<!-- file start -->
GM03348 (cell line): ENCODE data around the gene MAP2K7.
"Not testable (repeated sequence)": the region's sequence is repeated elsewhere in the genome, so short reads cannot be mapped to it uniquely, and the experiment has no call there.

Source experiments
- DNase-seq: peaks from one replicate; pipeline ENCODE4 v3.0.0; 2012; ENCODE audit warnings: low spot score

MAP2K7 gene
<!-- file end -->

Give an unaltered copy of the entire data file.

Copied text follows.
GM03348 (cell line): ENCODE data around the gene MAP2K7.
"Not testable (repeated sequence)": the region's sequence is repeated elsewhere in the genome, so short reads cannot be mapped to it uniquely, and the experiment has no call there.

Source experiments
- DNase-seq: peaks from one replicate; pipeline ENCODE4 v3.0.0; 2012; ENCODE audit warnings: low spot score

MAP2K7 gene